Deworming: Readers Use Strategies
- Oct 5, 2010
More than 470 readers of TheHorse.com responded to a poll asking, "What drives your deworming product selection decision?"
Results were as follows:
- Strategic rotation of chemical classes: 44.42% (211)
- My veterinarian's recommendation: 22.74% (108)
- Fecal exam results: 17.47% (83)
- Other (please specify): 7.58% (36)
- What I've always used: 4.42% (21)
- My stable manager's recommendation: 3.37% (16)
- What my neighbor/friend is using: 0.00% (0)
Readers shared how they make their deworming decisions in the comments below.
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Poll sponsored by Merial.
Worming to a set routine only encourages resistance. I do a fecal egg count once a month.
Research. Initially I wanted to test and then worm. What happened is that when the test came up ps
trying to transition to fecal exam results from strategic rotation of chemical classes with vete
Pick up all manure, rotate classes
I was told many years ago that rotating wormers was a bad idea by a vet working in R and D.
time of year, amount of horses in pasture togethor
Past effectiveness of the product with my horses
vet recommendations per latest proven research
Ivermectin has always worked for my horses.
Prevention is far cheaper than the affects of diseases...
I have been a partner with Fitzer using Strongid C as a feed thru wormer with their back up colic in
We worm entire barn including boarders on the same rotation, so far testing has proved it reliable.
Education as a vet tech.
what ive always used, then price
Used to use ivermectin every 6 weeks, now rotating according to vet's suggestions
My vet couldn't provide a plan, just said to rotate them. I worked out a seasonal plan myself.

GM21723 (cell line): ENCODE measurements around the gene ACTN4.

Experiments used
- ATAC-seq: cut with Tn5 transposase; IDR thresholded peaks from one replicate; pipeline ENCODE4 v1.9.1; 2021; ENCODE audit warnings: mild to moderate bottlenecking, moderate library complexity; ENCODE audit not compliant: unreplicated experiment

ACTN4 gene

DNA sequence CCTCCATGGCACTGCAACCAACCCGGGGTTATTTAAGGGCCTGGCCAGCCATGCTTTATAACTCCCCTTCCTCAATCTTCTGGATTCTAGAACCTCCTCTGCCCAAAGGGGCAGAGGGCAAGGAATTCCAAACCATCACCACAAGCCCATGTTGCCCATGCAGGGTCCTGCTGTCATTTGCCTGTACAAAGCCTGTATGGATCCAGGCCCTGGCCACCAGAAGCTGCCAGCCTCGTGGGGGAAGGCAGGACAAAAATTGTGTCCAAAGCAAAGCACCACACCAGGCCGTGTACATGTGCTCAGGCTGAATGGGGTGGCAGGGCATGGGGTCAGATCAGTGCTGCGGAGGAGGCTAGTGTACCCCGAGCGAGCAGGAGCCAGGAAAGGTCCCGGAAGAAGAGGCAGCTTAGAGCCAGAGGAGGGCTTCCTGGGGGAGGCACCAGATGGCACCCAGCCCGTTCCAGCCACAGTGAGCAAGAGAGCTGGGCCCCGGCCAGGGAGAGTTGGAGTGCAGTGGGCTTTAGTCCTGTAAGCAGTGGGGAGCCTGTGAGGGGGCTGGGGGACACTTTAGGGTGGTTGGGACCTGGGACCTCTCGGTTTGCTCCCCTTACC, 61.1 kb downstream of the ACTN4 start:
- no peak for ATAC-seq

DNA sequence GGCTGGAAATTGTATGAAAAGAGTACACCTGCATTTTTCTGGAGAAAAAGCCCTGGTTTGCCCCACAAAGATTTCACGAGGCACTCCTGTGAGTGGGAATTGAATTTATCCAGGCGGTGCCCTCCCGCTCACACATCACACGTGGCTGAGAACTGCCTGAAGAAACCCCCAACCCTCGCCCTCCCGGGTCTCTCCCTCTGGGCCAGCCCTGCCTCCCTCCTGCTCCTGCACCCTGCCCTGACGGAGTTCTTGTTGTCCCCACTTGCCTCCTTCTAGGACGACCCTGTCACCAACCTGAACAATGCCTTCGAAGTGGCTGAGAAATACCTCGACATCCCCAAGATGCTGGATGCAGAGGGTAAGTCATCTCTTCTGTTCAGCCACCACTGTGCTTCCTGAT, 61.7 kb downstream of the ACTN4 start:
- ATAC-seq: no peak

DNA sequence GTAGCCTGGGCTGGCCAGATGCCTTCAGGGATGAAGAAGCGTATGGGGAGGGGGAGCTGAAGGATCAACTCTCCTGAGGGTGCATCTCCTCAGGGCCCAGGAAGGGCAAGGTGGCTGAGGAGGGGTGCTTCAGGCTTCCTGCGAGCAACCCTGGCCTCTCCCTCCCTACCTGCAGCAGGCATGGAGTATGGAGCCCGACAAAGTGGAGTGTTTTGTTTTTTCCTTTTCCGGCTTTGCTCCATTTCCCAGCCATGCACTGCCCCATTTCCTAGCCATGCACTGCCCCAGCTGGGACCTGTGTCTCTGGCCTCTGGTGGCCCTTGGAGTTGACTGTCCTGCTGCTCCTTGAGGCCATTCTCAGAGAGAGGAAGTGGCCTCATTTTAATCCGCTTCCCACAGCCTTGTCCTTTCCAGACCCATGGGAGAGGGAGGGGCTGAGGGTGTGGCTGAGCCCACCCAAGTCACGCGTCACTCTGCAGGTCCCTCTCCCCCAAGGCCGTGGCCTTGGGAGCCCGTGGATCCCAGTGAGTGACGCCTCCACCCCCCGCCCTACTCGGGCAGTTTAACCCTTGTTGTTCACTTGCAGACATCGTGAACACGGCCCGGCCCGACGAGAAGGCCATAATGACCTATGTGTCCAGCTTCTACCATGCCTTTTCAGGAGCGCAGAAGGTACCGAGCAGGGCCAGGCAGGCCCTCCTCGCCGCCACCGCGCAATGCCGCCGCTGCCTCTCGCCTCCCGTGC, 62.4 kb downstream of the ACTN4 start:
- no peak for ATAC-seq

I use what I read about not aquiring a resistance to.
It depends on where horse is from, where he's been lving, when he was last wormed, and other factors
rotation is important and so is the price
Strategic rotation is best in my opinion
Equine supply store employee recommendation
Neg Fecals for 1 year . If I need to worm - Ivermectin after a frost. Safe, effective.
Statistics of efficiency, some chemical classes no longer work
currently using only diatomaceous earth as a supplement, with great results
What parasites are present at that time of year.
AND-what the vet says is the best to use--
My own research
also depends on lifecycle/time of year.
Fecals so you can know what's working and what isn't. How I found out PowerPac was useless in KY
vet recommendation, FEc, rotation
base on seasonal parasites
I follow the rotation that is recommended
Only Equimax, every 60 days
Don't feel confident of just fecals;also they don't detect tapeworms
as well as fecal exam results & age of horses
my vet told me to repeat the last wormer that I had used, rather then alternating, which is wghat I
Vet & I work together based on Fecal samples for individual horses & general samples from the hear
Fecal exam isn't the only factor just one of several
I don't deworm unless there is evidence of worms in my horses fecal exam, and then target the type
Research, research research
Plus I stay away from certain manufacturers.
Price and time of year
No rotation; defeats the purpose, ivermectin only, strongid 1x/yr; otherwise as necessary
Price and rotating schedule recommended by vet
I purchase the year supply from catalog
Ivermectin all the way...
most cause my horse to colic but for some reason I-Gold doesnt
and my vets recommendation
Patent protection for current treatment formulas
What I know works.Plus many years of healthy equines to back it up.
PRICE - enough with the deworming polls.
research on internet leads me to my decision, which is to rotate, but not as often as some would
ivermectin, they haven't developed a resistance
Whats on sale
My stable manager's decision is based on fecal exams, strategic rotation and the vet's recommendation
About the Author
Megan Arszman received a Bachelor of Science In print journalism and equine science from Murray State University in Murray, Ky., and loves combining her love of horses, photography, and writing. In her “free time,” when she’s not busy working as a horse show secretary or riding her American Quarter Horses on her parents’ Indiana farm, she’s training and competing her Pembroke Welsh Corgi and Swedish Vallhund in dog agility and running.
POLL: Visits from the Vet